One of the primary considerations to buy a used or new car is the way in which the purchase will be financed. The recession that struck the United States through the latter part of the last decade saw many lenders tighten up their requirements for financing as more and more people defaulted and missed payments. People were finding it difficult to make complete, on-time payments or were simply defaulting altogether. Thus, a potential borrower with a low credit rating was much less likely to be able to get a loan to buy a new or used car. Subprime borrowers are a fairly significant portion of the total lending market.
This trend is changing with the recovering economy and predicted stability that is forecast for the relatively near future. United States lenders are relaxing the standards for approving an auto loan as the average credit score for new car borrowers continues to drop. The average credit score for auto loans in Q1 was at the same level as Q4 in 2008 at 766.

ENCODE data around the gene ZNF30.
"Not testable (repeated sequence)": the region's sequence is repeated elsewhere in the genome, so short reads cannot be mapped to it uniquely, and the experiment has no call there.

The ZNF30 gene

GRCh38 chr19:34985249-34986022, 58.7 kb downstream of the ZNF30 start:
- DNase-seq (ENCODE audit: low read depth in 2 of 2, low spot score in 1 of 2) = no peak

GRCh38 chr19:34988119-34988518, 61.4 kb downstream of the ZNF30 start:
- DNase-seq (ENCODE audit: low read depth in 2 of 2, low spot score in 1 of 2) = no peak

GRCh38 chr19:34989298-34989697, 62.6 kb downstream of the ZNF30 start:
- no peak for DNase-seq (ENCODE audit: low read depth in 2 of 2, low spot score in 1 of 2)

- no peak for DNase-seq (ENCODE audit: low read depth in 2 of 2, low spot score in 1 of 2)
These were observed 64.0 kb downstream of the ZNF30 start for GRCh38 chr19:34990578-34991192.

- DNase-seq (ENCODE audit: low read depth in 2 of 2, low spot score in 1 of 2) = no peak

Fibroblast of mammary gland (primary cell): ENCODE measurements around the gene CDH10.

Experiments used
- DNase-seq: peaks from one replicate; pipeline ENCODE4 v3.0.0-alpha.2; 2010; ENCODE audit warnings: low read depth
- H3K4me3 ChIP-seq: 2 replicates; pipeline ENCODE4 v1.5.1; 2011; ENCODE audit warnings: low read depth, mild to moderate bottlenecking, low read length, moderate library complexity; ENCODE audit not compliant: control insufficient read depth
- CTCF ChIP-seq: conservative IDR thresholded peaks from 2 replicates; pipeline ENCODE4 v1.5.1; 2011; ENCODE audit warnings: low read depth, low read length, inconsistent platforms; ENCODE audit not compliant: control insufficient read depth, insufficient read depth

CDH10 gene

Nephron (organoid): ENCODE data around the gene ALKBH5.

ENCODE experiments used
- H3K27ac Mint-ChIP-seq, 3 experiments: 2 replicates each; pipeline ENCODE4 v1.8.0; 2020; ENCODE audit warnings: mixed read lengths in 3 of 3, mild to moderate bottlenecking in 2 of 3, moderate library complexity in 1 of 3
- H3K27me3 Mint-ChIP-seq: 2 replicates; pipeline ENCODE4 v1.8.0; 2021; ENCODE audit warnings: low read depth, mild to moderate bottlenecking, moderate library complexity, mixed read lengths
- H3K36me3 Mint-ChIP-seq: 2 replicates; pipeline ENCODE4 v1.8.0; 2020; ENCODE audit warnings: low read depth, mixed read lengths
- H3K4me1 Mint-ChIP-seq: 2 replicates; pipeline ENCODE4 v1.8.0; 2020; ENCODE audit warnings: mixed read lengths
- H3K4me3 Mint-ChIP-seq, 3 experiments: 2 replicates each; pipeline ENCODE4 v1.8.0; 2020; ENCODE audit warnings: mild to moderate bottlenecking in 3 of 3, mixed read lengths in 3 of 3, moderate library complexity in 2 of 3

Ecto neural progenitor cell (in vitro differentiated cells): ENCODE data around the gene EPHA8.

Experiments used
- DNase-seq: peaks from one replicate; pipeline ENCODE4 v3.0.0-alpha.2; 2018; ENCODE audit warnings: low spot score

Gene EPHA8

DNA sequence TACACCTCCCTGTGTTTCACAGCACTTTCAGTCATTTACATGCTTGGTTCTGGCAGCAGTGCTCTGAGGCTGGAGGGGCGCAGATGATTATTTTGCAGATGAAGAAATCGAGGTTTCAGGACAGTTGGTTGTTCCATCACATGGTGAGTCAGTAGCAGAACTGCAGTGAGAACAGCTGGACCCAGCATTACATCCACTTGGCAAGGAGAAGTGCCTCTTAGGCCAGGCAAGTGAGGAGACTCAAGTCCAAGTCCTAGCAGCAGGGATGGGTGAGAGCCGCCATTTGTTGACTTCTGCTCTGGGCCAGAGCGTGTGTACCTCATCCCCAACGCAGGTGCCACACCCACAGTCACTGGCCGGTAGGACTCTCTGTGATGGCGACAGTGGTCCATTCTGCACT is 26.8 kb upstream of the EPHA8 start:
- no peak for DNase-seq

Subprime borrowers are considered to be those with a credit score below 680. Approximately 42% of borrowers for auto loans to buy a new or used car during the first quarter were subprime borrowers. This number was up from approximately 40.5% during the first quarter of 2010. One of the largest factors in the relaxing of standards is the fact that fewer borrowers are falling behind or defaulting on their loans. On-time payments allow the borrower to positively affect their credit rating making them a more attractive customer to future lenders.
Those individuals that were attempting to secure financing but may have been turned down in the past may have greater success with this shift within the industry. The automotive sector is recovering thanks in part to creative thinking and the government bailout that bolstered manufacturers. New styles of automobiles are either rolling out or will be rolling out of factories in the near future. The relaxed standards will make it easier to secure financing regardless of whether the consumer wants to get into a new or used car. Either way, the consumer, lenders, and manufacturers all benefit from relaxed standards.